## Buffered Python generators for data augmentation

September 13, 2015

When using deep convolutional neural networks (CNNs) for image classification tasks, it’s common to apply several transformations to the images in order to augment the data and reduce overfitting. For example, images are often randomly cropped, mirrored, rotated, and blurred to artificially increase the number of training examples. It’s much more efficient to do this in real-time rather than store extra transformed images on disk.

Large image datasets that won’t fit in memory all at once are loaded into GPU memory one batch at a time during training. Data augmentation steps are usually applied on the CPU. In Python, generators are often used to do this iteration over batches. For example,

for batch in iterate_minibatches(X_train, y_train, 500):
inputs, targets = batch
train_err += train_fn(inputs, targets)

for X_batch, Y_batch in datagen.flow(X_train, Y_train):
loss = model.train_on_batch(X_batch, Y_batch)


Ideally you don’t want to be waiting for the CPU to do preprocessing because that slows down your training. Krizhevsky et al. (2012) describes loading batches and applying data augmentation asynchronously. A separate CPU process loads a new batch into memory an applies any preprocessing so that that a new batch is ready to be sent to the GPU once training on the old batch has finished.

I’ve used Caffe quite a bit, and it does asynchronous batch processing for you. However, I noticed my Python CNN training was getting bogged down when doing lots of data augmentation. After some Googling, I found a nice bit of code in Sander Dieleman’s winning solution for the Kaggle National Data Science Bowl that allows you to run any slow generator in a separate process.

## Speedup with Keras CIFAR10

The Keras CIFAR10 example mentioned previously is a good example of where these buffered generators can speed up training. The code applies several preprocessing steps to each batch of images via the ImageDataGenerator class.

### Case with no buffering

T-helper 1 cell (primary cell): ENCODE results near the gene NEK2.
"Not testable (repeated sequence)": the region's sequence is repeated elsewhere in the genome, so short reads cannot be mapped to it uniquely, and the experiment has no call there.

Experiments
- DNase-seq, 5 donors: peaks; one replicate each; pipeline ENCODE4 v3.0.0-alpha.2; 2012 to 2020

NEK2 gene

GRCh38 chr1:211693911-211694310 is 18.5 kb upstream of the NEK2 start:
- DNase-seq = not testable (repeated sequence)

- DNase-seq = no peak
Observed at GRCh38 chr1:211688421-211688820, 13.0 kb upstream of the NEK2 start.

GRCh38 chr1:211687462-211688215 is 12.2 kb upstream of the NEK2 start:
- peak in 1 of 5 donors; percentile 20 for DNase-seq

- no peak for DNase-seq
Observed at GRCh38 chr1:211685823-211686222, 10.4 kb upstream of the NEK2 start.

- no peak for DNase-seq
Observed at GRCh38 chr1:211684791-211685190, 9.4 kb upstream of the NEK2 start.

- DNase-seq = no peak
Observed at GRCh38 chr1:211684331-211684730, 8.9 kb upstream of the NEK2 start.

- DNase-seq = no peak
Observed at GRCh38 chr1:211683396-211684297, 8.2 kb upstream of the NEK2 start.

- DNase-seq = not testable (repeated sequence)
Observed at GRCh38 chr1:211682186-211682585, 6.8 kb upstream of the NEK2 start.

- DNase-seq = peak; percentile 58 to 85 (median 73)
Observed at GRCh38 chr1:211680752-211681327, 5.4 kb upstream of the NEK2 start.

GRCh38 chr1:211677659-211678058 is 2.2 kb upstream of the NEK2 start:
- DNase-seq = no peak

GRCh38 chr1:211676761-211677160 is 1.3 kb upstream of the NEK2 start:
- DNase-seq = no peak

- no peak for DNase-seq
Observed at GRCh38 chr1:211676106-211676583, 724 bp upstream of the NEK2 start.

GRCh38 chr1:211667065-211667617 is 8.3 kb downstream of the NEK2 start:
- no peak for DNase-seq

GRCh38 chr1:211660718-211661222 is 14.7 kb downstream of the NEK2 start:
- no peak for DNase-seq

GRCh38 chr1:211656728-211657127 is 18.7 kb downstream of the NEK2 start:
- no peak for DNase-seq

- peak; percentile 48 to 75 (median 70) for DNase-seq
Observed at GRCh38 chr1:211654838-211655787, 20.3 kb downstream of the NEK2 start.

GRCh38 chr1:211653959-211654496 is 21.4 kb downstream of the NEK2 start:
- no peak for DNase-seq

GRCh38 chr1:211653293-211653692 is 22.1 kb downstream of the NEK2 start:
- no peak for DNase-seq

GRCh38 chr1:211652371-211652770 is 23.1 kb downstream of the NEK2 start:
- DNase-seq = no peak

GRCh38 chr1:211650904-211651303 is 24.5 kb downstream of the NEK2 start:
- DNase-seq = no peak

Running the Keras example via python cifar10_cnn.py, we get the following output for the first few epochs:

Using gpu device 0: GRID K520 (CNMeM is disabled)
X_train shape: (50000, 3, 32, 32)
50000 train samples
10000 test samples
Using real time data augmentation
----------------------------------------
Epoch 0
----------------------------------------
Training...
50000/50000 [==============================] - 238s - train loss: 1.6063
Testing...
10000/10000 [==============================] - 42s - test loss: 1.2623
----------------------------------------
Epoch 1
----------------------------------------
Training...
50000/50000 [==============================] - 237s - train loss: 1.2726
Testing...
10000/10000 [==============================] - 42s - test loss: 1.1471
----------------------------------------
Epoch 2
----------------------------------------
Training...
50000/50000 [==============================] - 238s - train loss: 1.1211
Testing...
10000/10000 [==============================] - 42s - test loss: 0.9634
----------------------------------------
Epoch 3
----------------------------------------
Training...
50000/50000 [==============================] - 237s - train loss: 1.0355
Testing...
10000/10000 [==============================] - 42s - test loss: 0.9138
----------------------------------------
Epoch 4
----------------------------------------
Training...
50000/50000 [==============================] - 236s - train loss: 0.9748
Testing...
10000/10000 [==============================] - 42s - test loss: 0.8442